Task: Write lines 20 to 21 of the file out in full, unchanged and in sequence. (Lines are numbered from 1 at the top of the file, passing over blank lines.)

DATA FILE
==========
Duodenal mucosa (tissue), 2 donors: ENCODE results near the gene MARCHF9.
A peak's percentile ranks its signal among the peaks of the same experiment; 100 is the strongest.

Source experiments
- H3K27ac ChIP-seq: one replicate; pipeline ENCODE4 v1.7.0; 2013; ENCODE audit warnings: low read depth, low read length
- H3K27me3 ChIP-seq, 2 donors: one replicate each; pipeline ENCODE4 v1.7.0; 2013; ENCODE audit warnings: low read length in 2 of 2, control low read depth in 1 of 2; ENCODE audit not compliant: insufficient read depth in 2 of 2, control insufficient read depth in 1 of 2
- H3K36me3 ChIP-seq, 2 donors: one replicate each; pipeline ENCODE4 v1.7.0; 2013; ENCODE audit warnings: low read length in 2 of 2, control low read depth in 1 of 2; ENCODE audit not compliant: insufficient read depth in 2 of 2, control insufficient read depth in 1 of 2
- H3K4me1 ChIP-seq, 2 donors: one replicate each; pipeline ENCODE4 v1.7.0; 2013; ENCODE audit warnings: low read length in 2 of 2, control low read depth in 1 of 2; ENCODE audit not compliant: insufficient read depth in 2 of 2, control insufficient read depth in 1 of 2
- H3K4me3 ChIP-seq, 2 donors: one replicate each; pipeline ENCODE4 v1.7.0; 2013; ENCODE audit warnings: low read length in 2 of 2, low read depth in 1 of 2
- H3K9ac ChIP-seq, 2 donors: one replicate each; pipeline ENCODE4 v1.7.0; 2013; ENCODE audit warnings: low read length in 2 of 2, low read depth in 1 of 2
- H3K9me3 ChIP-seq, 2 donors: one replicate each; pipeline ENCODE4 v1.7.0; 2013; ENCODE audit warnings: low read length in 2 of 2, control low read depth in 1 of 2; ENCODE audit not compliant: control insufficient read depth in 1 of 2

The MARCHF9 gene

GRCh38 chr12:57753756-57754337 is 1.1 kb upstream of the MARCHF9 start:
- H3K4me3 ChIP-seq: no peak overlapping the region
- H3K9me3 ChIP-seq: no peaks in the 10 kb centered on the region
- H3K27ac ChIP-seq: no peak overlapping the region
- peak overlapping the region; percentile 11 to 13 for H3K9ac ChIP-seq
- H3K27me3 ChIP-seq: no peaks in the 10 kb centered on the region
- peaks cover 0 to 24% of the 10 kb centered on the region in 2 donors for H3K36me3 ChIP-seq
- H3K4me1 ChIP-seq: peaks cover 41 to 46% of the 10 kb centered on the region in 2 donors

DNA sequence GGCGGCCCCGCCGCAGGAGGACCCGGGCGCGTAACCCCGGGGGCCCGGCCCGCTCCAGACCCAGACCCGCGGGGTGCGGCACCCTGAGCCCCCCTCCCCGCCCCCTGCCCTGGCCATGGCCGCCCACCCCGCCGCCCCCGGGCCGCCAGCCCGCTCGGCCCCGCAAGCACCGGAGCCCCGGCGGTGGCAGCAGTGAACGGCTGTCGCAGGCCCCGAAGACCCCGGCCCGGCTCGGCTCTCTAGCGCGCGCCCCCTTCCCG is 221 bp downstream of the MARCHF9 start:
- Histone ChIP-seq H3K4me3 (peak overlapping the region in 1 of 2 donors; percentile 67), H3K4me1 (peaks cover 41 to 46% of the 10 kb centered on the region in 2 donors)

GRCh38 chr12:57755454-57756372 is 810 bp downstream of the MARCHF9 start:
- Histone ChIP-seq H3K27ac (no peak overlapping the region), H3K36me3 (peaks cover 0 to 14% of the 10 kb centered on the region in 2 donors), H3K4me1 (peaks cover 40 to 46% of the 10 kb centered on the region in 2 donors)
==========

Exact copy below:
DNA sequence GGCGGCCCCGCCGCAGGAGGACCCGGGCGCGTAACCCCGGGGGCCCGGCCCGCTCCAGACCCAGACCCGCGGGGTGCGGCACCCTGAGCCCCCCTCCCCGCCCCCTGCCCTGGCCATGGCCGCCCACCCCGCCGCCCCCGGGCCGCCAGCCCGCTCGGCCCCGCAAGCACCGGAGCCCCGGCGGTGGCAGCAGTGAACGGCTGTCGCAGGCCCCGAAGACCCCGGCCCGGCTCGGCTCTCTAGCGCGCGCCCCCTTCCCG is 221 bp downstream of the MARCHF9 start:
- Histone ChIP-seq H3K4me3 (peak overlapping the region in 1 of 2 donors; percentile 67), H3K4me1 (peaks cover 41 to 46% of the 10 kb centered on the region in 2 donors)